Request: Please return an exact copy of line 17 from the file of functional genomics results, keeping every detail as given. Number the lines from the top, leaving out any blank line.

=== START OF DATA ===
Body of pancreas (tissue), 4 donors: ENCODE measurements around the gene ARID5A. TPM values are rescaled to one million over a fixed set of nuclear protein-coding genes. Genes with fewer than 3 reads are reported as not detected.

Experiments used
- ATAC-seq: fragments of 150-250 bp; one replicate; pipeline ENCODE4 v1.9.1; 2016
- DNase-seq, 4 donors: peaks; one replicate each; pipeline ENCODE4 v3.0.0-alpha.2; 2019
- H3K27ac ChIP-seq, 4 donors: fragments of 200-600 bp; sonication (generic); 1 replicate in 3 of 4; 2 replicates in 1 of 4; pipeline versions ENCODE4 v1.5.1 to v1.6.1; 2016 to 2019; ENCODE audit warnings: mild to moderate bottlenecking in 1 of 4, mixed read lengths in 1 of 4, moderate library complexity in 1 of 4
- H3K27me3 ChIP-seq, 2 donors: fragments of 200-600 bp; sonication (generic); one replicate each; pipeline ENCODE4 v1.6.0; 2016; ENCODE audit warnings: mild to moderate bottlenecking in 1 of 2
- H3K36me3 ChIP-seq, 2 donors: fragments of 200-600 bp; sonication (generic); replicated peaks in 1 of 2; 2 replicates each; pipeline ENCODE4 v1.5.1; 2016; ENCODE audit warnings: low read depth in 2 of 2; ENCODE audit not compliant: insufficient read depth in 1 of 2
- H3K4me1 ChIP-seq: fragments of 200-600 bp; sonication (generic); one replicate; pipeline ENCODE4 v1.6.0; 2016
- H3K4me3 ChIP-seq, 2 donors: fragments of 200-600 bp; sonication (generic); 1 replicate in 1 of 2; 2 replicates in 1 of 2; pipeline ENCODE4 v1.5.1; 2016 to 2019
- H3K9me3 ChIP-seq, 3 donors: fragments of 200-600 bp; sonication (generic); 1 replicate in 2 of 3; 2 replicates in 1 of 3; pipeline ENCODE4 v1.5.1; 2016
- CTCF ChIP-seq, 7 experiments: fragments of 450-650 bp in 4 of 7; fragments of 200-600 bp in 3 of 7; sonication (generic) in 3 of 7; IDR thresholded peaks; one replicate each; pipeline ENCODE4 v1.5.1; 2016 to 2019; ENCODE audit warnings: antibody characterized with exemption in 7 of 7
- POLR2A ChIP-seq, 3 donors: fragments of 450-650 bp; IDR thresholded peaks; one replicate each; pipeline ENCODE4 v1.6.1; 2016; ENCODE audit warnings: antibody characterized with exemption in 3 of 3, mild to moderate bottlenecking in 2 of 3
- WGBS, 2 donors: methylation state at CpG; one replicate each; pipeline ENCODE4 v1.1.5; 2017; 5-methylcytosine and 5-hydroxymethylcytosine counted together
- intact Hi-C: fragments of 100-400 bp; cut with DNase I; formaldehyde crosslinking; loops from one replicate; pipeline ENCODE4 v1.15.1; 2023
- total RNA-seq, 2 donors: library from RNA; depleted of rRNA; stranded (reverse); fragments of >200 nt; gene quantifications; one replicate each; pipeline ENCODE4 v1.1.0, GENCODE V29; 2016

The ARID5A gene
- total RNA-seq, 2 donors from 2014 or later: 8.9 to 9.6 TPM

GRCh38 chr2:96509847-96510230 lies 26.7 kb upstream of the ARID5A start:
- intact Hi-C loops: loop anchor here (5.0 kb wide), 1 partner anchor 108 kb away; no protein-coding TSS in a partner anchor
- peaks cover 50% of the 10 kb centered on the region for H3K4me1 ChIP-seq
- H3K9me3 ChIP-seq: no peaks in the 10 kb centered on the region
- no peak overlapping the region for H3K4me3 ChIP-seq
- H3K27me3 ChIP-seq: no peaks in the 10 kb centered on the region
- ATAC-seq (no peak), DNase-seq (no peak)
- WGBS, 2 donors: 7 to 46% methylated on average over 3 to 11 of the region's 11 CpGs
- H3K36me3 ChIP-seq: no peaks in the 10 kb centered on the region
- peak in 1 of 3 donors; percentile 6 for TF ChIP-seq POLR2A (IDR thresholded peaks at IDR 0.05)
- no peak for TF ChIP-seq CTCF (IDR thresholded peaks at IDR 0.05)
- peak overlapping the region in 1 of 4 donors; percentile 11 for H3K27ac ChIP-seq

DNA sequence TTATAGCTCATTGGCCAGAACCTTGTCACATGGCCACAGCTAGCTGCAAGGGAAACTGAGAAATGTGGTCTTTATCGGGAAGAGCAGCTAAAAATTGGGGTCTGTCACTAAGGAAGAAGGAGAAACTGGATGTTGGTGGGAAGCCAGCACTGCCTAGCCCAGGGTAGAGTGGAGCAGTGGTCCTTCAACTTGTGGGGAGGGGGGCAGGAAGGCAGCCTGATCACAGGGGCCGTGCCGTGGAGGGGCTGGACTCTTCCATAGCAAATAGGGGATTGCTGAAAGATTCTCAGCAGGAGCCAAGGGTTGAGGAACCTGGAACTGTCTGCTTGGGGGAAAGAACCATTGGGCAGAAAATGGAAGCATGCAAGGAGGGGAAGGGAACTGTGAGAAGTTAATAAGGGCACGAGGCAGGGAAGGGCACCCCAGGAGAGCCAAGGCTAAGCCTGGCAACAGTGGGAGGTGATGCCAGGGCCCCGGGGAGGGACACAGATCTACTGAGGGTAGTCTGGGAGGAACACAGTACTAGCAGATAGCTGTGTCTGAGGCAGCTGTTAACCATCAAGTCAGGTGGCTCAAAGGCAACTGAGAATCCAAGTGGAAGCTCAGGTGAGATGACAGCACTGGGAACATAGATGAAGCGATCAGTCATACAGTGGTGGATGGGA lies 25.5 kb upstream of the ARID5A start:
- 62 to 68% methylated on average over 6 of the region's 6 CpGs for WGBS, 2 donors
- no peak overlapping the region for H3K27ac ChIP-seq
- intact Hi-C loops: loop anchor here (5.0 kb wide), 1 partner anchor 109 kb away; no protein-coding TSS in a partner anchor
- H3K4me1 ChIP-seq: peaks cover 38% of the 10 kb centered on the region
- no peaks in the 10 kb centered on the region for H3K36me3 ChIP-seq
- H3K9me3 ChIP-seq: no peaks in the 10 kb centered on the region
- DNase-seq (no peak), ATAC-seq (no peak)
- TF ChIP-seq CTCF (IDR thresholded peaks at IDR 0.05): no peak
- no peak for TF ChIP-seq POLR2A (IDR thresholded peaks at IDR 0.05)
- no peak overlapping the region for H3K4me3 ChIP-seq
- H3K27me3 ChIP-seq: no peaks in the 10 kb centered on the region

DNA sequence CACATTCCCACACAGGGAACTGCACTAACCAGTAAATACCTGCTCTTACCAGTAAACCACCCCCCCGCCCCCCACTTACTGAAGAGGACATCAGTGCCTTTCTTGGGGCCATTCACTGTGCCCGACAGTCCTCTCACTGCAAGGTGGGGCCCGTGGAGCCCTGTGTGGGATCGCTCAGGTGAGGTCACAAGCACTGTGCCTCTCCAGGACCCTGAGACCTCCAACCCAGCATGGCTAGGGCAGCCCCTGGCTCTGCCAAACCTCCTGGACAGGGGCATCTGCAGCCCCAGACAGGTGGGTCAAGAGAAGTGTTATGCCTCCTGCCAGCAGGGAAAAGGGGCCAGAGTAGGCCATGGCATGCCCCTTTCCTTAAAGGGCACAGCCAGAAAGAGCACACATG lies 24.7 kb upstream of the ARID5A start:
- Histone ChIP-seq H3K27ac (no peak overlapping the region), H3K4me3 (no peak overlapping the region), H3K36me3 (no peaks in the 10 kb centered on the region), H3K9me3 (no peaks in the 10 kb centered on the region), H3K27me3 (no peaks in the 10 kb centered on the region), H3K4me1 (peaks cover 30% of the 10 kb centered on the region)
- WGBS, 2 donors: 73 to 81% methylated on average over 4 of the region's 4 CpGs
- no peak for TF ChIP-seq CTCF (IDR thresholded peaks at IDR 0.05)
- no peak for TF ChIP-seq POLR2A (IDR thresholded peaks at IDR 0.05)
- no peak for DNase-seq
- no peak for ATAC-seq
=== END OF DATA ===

- total RNA-seq, 2 donors from 2014 or later: 8.9 to 9.6 TPM